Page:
In Part 1 I discussed the general principles of nutrition around workout time (peri-workout nutrition) based on a simple protein and carbohydrate (P & C) drink. Here, in Part 2, we’ll get into more detail regarding the protein and carbs.
Fast and Slow Protein
When we talk about the speed of a protein powder we mean how quickly it raises amino acid levels in the blood (plasma amino acid levels). Ideally the protein in our P & C drink should be fast. It’s the sudden peak or pulse in amino acids that triggers protein synthesis.
After digesting whey protein isolate (WPI), for example, on an empty stomach, plasma amino acid levels reach their peak after about an hour and return to baseline after two hours. Whey protein concentrate may take a little longer to reach peak levels but not so much longer that it would make a significant difference. Pea protein isolate, rice protein concentrate and egg white powders probably take longer.
Because WPI maxes out blood amino acids after an hour it is generally referred to as a fast protein. Seem impressive?
But what if you had a protein powder that peaked blood amino acids after 20 minutes or less? Well, you do, they’re called hydrolysed protein powders. For that reason, a hydrolysed protein powder should be the mainstay of periworkout nutrition.
Hydrolysed Protein Powders
All protein consists of long chains of amino acids and the role of your digestive process is to break these down into very small chunks so they can be absorbed into the blood stream.
Hydrolysing a protein mimics this process so that the protein powder is, in a sense, pre-digested. You can read more about hydrolysis here.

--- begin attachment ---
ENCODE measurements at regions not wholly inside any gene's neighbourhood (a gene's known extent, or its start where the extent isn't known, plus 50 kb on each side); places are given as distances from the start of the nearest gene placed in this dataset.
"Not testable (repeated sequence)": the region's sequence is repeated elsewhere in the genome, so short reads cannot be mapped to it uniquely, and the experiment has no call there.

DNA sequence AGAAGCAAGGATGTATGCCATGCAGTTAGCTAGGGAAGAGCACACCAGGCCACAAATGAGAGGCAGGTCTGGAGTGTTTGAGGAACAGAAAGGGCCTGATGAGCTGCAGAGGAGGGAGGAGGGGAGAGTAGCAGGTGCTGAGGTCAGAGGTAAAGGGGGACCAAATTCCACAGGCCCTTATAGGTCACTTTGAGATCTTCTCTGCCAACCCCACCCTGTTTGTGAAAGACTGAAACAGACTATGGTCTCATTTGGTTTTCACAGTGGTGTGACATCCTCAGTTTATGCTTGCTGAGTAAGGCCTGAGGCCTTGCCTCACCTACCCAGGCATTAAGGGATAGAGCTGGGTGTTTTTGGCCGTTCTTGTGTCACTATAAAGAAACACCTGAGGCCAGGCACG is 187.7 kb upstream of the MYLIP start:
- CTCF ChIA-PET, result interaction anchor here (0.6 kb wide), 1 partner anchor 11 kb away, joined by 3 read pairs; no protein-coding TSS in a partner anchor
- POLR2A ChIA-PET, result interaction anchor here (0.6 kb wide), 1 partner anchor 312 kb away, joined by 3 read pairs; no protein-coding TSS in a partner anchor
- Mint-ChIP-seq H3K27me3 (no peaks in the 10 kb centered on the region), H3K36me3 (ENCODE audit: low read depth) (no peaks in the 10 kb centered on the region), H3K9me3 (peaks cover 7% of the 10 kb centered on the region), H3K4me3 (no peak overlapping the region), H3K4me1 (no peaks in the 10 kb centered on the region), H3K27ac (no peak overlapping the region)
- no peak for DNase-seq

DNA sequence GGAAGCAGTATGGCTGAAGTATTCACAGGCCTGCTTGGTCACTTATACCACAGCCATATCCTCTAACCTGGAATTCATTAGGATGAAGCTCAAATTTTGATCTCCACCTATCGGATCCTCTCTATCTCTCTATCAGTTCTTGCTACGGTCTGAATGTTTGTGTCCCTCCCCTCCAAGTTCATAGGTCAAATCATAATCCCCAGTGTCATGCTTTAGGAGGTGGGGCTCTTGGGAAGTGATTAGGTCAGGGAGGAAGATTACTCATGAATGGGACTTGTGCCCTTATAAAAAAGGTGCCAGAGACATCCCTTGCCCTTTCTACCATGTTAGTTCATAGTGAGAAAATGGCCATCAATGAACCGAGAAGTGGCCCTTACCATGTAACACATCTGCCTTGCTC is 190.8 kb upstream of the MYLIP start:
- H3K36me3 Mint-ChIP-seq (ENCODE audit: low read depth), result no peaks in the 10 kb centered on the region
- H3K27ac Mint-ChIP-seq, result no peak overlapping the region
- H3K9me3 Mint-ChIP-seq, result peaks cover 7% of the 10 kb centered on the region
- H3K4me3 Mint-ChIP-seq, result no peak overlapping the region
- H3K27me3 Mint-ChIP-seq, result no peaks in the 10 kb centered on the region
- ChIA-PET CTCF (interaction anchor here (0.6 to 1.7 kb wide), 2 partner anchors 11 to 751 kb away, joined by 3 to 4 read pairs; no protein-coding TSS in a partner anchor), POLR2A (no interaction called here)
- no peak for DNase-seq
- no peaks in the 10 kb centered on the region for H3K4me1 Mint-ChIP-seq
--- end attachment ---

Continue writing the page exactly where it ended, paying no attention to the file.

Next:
Chunks of protein that are only 2 or 3 amino acids long (di and ti-peptides) are absorbed the most rapidly into the blood stream. Faster, even, than free form amino acids. So we should aim to maximise the number of di- and tri-peptides in our peri-workout protein powder.
The only downside, if you’re sensitive to taste, is that as the protein molecules get smaller the resulting powder tastes more bitter.
The Best Peri-Workout Protein Powder?
MyoPures’ Leucine Peptide is the best choice (more about the leucine part in part 3 of this article). The Hydrolysed Whey Protein Isolate DH17 Ultra or the Hydrolysed Casein Protein are a very close second. If you’re using any of these in your P & C drink you should take your drink 15 to 20 minutes before training.
If you’re particularly sensitive to taste then ACE Whey Protein Isolate is going to have to do but start by taking your pre-workout drink 30 minutes before training and adjust the timing depending on how that goes.
The choices are a lot simpler when it comes to carbohydrates. For the pre-workout drink the carbs should raise insulin quickly. Both Dextrose and Maltodextrin do this and, strangely, a combination of both works better than either alone.
However, there may be a case for using some carbohydrate with a lower glycemic index, like Palatinose, in subsequent drinks.
Ratio of Protein to Carbohydrate
As mentioned in part one a good starting point for the ratio of protein to carbs (P:C) is 1 part protein to 2 parts carbohydrate (1:2). The amount of carbs can be higher if you’re also using a low GI carbohydrate, if you’re really lean or you’re doing endurance exercise.
For during and post workout drinks you can play around with lower levels of carbohydrate.
As before I’m happy to answer any questions in the comments below.
In Part 3, we’ll look at timing around the workout and the post workout window and adding other ingredients, such as creatine, leucine, BCAAs, beta-alanine and taurine to the mix.